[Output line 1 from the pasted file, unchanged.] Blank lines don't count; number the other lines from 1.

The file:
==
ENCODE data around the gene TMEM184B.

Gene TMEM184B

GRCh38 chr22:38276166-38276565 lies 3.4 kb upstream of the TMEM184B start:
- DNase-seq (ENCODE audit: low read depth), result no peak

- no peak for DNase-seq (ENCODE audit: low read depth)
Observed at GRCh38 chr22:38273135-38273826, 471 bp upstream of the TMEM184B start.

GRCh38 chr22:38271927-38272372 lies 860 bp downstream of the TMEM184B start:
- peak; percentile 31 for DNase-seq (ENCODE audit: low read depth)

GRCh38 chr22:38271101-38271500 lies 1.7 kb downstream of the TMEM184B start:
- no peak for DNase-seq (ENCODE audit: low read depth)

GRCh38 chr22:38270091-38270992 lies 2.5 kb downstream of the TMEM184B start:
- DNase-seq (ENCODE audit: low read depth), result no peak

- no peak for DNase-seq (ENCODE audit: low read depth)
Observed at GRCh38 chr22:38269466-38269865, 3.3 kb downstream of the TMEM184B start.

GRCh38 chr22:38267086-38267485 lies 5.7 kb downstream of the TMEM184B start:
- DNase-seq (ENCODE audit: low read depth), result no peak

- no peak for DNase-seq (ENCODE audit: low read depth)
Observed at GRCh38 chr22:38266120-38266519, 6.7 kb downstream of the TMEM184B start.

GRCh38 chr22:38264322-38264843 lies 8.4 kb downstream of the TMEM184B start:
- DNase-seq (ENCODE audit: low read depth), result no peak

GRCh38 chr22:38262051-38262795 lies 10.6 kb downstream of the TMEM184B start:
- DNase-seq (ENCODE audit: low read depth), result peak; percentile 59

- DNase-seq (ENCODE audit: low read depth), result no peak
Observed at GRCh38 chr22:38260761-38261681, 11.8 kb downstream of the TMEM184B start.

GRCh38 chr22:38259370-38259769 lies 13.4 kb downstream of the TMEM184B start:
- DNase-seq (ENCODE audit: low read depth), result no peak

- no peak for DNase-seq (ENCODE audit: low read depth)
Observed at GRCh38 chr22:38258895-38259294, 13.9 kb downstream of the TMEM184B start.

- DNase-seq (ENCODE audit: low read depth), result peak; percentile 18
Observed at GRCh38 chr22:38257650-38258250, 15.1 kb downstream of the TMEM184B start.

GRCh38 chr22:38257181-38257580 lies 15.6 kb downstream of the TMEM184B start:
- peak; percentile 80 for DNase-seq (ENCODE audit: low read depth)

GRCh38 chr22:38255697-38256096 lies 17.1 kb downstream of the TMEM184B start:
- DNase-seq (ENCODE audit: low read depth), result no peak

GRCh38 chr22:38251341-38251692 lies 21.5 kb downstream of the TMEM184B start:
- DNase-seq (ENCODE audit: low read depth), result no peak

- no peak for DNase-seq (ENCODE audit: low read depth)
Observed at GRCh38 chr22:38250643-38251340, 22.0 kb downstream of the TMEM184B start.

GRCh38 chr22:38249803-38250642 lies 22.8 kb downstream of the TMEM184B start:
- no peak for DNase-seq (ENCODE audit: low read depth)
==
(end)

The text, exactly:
ENCODE data around the gene TMEM184B.